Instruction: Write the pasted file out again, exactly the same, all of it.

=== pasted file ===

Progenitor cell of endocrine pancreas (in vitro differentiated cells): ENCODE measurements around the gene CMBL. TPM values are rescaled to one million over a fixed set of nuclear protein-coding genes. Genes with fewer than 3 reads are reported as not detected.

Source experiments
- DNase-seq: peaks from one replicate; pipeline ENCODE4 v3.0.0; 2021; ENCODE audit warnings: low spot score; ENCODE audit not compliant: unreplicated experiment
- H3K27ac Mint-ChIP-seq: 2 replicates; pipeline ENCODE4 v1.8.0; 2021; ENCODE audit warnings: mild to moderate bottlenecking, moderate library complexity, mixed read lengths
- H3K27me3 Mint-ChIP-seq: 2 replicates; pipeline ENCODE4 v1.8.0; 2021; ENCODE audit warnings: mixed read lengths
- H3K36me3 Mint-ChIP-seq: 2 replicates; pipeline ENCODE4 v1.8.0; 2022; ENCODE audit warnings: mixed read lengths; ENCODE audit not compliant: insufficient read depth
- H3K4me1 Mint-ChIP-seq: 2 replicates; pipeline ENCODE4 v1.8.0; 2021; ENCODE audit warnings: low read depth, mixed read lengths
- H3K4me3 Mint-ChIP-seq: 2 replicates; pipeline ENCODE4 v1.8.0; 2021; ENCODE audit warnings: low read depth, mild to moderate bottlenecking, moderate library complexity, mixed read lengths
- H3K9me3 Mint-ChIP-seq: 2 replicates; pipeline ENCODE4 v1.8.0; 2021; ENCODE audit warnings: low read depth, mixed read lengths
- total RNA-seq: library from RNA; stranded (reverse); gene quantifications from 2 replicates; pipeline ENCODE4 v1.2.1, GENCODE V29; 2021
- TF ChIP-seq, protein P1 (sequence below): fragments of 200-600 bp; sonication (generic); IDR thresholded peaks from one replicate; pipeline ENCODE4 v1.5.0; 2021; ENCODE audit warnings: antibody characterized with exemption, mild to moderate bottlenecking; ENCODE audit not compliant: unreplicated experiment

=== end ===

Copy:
Progenitor cell of endocrine pancreas (in vitro differentiated cells): ENCODE measurements around the gene CMBL. TPM values are rescaled to one million over a fixed set of nuclear protein-coding genes. Genes with fewer than 3 reads are reported as not detected.

Source experiments
- DNase-seq: peaks from one replicate; pipeline ENCODE4 v3.0.0; 2021; ENCODE audit warnings: low spot score; ENCODE audit not compliant: unreplicated experiment
- H3K27ac Mint-ChIP-seq: 2 replicates; pipeline ENCODE4 v1.8.0; 2021; ENCODE audit warnings: mild to moderate bottlenecking, moderate library complexity, mixed read lengths
- H3K27me3 Mint-ChIP-seq: 2 replicates; pipeline ENCODE4 v1.8.0; 2021; ENCODE audit warnings: mixed read lengths
- H3K36me3 Mint-ChIP-seq: 2 replicates; pipeline ENCODE4 v1.8.0; 2022; ENCODE audit warnings: mixed read lengths; ENCODE audit not compliant: insufficient read depth
- H3K4me1 Mint-ChIP-seq: 2 replicates; pipeline ENCODE4 v1.8.0; 2021; ENCODE audit warnings: low read depth, mixed read lengths
- H3K4me3 Mint-ChIP-seq: 2 replicates; pipeline ENCODE4 v1.8.0; 2021; ENCODE audit warnings: low read depth, mild to moderate bottlenecking, moderate library complexity, mixed read lengths
- H3K9me3 Mint-ChIP-seq: 2 replicates; pipeline ENCODE4 v1.8.0; 2021; ENCODE audit warnings: low read depth, mixed read lengths
- total RNA-seq: library from RNA; stranded (reverse); gene quantifications from 2 replicates; pipeline ENCODE4 v1.2.1, GENCODE V29; 2021
- TF ChIP-seq, protein P1 (sequence below): fragments of 200-600 bp; sonication (generic); IDR thresholded peaks from one replicate; pipeline ENCODE4 v1.5.0; 2021; ENCODE audit warnings: antibody characterized with exemption, mild to moderate bottlenecking; ENCODE audit not compliant: unreplicated experiment